Jumat, 28 Agustus 2009

Thanks, Dad

This Tuesday morning, my father, Robert Weagley, Jr. passed away at the age of 90. As with many of you, my father was my best friend and, perhaps, my best teacher – although he never attended college.
I want to say a few things that I’m reminded of at this time. The first two are related to the plans for his funeral. The third is an example he set for all of us.
Dad had a prepaid burial plan. He picked out a casket to match my mother’s. He chose the music he wants played at his life’s celebration. He asked for a military salute. As I live two hours from where the ceremony will take place, this relieved my family of some travel and weighty decisions. I encourage you to make your desires known for your final ceremony. Write your letter of instructions, get a will, review the ownership of your assets, and talk about the inevitable. If you do not know if your parents have done some of these tasks, ask them. You’ll be glad you did. I am so lucky that he acted to remove pressures from us at this time.
Secondly, prepaid burial plans don’t cover everything. For one, sales taxes are suspended until delivery of the goods. As dad was living in a nursing home, close to my residence, we will pay $1 per mile to transport his body back to his hometown. Of course, being 120 miles from the funeral home where he purchased the plan, the involvement of a local funeral home was required as an intermediary, adding to the final cost. He did not pre-purchase flowers from our family. (Nor should he have purchased them!) While I’ve not seen the final cost, I estimate the cost for two easels of lilies to be about $450. Finally, he suggested having the funeral at the funeral home, as there would be no additional costs. (He could be frugal!) Here, I diverted from his plan and moved the service to the church where he had been a member of for 60 years. A church service usually entails an honorarium for the minister and the organist. This will be another $300. I don’t know what the costs are for the flag to be draped over his casket or the honor guard – if any. Still, I am so lucky that dad made the hard decisions and made this quite easy for our family!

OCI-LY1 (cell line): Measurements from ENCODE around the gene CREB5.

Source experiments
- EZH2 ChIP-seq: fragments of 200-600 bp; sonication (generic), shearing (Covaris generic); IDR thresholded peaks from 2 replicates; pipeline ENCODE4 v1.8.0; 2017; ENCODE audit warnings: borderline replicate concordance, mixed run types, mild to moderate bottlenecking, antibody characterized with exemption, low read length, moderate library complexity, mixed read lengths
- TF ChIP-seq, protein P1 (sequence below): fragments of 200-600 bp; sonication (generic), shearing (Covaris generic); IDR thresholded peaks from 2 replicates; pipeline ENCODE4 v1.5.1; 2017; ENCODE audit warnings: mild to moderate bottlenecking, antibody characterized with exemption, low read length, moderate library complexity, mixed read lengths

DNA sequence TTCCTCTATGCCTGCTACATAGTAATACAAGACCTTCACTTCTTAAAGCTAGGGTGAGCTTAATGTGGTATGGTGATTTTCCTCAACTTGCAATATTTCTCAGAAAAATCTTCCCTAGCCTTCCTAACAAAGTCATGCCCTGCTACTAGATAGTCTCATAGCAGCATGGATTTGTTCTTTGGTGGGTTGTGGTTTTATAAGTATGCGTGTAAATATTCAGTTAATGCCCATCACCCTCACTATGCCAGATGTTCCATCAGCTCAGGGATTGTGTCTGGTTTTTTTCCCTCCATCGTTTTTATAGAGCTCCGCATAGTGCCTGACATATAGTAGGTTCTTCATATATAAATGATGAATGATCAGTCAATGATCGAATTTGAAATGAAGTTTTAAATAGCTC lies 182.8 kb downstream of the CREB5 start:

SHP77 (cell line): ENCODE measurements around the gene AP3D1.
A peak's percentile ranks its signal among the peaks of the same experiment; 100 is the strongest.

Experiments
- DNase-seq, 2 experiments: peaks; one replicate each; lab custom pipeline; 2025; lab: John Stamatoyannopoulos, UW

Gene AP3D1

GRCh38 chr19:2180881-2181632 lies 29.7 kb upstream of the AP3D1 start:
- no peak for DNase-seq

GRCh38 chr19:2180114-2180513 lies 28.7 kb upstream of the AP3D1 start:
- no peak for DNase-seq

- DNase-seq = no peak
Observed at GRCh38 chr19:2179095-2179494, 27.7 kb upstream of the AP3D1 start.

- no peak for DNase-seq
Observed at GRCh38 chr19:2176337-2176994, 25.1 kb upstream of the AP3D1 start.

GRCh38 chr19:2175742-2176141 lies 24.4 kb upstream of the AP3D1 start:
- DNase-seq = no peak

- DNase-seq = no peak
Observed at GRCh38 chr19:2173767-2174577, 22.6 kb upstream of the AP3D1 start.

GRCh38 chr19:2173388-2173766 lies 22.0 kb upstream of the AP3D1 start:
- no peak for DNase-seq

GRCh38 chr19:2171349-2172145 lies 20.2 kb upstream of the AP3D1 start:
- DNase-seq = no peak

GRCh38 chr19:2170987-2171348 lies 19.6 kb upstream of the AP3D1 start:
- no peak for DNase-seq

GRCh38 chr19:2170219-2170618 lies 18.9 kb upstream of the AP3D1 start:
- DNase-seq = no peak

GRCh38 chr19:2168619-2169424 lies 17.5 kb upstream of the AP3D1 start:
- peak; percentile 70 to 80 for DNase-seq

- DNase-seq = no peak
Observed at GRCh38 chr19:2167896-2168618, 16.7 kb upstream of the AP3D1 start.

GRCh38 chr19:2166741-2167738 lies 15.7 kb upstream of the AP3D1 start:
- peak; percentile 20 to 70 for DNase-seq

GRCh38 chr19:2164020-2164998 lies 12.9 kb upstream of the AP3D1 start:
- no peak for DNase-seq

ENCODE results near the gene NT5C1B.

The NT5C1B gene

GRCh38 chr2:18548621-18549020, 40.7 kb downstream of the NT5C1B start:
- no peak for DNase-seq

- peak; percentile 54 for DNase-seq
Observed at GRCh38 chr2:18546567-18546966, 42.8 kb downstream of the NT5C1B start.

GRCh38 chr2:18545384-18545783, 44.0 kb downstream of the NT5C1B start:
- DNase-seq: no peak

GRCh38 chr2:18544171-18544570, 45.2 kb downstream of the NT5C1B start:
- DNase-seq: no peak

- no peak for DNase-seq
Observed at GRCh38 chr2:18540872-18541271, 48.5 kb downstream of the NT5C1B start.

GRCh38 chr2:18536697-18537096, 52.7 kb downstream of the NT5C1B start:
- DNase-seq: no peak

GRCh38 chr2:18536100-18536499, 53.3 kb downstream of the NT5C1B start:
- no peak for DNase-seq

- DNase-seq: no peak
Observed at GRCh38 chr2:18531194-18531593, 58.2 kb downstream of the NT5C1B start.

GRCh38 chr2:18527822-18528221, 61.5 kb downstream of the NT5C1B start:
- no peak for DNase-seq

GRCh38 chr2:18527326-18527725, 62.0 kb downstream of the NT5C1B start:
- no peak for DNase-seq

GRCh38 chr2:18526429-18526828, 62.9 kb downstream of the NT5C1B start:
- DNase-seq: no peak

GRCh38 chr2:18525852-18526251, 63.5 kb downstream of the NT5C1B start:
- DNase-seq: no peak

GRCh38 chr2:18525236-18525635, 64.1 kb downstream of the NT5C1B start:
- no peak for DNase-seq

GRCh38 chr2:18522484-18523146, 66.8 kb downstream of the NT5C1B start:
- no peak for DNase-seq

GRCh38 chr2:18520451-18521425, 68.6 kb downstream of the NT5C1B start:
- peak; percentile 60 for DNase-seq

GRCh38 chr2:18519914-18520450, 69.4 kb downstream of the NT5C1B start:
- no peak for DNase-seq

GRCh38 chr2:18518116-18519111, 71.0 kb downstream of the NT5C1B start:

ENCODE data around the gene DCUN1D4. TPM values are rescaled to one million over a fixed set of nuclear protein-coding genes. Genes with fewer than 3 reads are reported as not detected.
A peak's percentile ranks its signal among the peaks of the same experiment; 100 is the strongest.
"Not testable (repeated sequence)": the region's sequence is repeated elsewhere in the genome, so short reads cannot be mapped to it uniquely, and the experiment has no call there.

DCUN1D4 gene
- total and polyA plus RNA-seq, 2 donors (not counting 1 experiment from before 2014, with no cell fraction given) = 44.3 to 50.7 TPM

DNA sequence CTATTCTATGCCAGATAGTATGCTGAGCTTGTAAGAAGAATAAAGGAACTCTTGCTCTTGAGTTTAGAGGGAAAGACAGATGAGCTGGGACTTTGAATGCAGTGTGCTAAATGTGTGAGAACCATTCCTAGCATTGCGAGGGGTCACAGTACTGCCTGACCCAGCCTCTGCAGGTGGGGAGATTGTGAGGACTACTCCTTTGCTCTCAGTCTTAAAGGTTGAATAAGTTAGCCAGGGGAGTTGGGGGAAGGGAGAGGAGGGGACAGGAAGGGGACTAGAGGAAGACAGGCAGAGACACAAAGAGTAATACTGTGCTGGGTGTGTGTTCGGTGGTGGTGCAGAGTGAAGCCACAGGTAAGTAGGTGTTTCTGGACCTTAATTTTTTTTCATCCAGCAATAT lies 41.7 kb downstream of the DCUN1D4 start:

Finally, his example for us and, please, excuse me, if I’ve told this story before. I do, however, think it to be an important testament to his life and a lesson for all. From his obituary: “Following the Korean War, Bob set three goals for himself: to own a farm, to own a Cadillac, and to be mayor of Liberty. His quiet determination and trustworthy character led to the achievement of all.” Not many people can say that and no one can say it, if they don’t set goals. I owe my life and my opportunities to my father making a commitment to the things that were important to him. I have to conclude that he achieved success, both in finance and in life. Thanks, dad.